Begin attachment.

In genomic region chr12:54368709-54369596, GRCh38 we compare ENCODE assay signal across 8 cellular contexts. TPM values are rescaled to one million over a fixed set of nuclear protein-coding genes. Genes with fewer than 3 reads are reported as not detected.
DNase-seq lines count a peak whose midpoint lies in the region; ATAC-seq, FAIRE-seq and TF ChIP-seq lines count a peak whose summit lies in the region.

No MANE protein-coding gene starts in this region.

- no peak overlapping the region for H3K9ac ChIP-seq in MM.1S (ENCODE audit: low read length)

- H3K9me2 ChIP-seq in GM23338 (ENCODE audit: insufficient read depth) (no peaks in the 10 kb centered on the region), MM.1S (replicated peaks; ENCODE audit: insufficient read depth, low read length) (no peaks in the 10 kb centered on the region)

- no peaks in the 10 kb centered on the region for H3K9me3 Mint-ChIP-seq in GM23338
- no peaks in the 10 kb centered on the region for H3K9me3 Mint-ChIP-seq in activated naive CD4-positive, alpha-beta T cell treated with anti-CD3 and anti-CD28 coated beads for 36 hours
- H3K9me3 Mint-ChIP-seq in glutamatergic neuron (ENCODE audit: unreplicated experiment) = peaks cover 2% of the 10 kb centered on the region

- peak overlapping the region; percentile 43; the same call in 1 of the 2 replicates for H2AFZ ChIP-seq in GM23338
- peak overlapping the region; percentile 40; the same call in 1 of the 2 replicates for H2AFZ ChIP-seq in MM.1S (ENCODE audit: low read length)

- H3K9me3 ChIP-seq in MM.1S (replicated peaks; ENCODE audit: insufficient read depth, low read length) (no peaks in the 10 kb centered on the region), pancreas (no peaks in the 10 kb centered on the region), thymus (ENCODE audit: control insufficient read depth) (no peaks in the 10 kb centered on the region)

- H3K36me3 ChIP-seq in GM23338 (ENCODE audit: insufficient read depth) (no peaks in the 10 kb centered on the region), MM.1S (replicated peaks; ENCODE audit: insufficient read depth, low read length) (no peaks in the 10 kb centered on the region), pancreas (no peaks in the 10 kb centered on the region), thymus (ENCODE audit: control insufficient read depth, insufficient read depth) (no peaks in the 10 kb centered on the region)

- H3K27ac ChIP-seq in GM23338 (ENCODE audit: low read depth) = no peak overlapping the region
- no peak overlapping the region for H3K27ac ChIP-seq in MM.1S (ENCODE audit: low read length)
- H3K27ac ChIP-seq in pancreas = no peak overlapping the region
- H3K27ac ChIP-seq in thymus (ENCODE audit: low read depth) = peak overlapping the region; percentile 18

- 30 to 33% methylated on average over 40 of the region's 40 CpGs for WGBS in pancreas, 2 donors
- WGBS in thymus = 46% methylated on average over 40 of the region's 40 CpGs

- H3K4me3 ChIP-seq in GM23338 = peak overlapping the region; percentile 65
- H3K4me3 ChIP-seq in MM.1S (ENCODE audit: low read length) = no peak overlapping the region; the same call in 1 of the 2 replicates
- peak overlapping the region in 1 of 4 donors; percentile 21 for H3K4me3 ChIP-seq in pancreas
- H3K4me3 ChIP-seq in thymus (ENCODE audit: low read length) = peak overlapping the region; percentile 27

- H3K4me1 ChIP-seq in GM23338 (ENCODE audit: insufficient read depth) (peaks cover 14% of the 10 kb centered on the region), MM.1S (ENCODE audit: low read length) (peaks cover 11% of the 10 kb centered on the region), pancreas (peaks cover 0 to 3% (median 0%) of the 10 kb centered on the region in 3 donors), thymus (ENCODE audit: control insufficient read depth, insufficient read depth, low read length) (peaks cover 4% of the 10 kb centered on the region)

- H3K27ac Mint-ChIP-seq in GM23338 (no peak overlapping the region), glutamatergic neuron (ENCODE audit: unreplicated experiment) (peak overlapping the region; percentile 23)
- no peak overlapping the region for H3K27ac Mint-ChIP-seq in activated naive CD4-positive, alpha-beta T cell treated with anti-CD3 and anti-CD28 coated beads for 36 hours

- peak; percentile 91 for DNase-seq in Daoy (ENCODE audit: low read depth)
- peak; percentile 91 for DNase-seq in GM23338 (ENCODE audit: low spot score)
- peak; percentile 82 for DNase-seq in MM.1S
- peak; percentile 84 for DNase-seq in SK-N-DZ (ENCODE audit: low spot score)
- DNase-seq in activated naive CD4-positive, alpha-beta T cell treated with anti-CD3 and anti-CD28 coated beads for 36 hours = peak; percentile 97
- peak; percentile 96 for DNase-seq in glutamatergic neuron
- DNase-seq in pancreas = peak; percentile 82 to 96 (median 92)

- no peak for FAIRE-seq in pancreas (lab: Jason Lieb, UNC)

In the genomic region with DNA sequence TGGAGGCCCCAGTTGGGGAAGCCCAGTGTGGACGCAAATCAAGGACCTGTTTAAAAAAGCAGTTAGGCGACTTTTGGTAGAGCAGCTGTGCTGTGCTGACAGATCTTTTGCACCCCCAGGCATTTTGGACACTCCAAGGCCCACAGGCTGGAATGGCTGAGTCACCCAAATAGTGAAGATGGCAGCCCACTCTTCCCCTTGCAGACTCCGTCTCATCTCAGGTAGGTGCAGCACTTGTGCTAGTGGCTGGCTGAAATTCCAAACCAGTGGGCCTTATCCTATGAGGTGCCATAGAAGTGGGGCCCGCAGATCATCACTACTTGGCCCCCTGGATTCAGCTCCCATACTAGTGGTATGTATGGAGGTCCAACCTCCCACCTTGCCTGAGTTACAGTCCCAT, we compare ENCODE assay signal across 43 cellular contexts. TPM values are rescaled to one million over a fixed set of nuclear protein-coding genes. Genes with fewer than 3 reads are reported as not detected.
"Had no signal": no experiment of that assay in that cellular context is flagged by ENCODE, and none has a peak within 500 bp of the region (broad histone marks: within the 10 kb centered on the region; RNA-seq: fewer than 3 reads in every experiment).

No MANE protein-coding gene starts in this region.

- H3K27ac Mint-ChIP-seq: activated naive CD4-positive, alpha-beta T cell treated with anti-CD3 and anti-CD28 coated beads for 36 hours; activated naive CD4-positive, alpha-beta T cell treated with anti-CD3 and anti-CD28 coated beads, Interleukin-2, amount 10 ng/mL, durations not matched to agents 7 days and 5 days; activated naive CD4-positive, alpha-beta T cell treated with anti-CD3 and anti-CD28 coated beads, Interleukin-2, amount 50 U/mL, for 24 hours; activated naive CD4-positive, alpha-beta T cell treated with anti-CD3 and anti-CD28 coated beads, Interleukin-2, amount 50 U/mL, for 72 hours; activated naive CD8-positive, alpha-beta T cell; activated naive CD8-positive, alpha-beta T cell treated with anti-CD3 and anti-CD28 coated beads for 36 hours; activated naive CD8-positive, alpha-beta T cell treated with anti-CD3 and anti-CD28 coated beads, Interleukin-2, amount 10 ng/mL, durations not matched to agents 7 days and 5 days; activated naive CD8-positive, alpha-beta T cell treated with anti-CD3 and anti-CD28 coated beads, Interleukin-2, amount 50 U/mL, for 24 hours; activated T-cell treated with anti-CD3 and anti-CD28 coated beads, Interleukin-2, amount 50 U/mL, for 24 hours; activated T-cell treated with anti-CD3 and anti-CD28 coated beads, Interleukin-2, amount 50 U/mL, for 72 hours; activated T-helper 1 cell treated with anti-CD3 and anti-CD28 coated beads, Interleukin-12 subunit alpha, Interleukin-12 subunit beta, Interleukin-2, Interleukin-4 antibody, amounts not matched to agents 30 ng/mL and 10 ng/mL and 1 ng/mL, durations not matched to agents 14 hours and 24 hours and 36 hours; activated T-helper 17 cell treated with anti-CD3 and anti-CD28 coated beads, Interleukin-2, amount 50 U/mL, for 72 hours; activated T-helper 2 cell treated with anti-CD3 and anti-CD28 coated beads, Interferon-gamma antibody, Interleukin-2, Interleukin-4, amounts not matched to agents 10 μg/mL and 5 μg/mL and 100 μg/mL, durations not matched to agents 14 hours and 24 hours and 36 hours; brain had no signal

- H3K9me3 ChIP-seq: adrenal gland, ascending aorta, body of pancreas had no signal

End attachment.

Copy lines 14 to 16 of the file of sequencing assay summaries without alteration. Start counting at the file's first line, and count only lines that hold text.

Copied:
- no peak overlapping the region for H3K27ac ChIP-seq in MM.1S (ENCODE audit: low read length)
- H3K27ac ChIP-seq in pancreas = no peak overlapping the region
- H3K27ac ChIP-seq in thymus (ENCODE audit: low read depth) = peak overlapping the region; percentile 18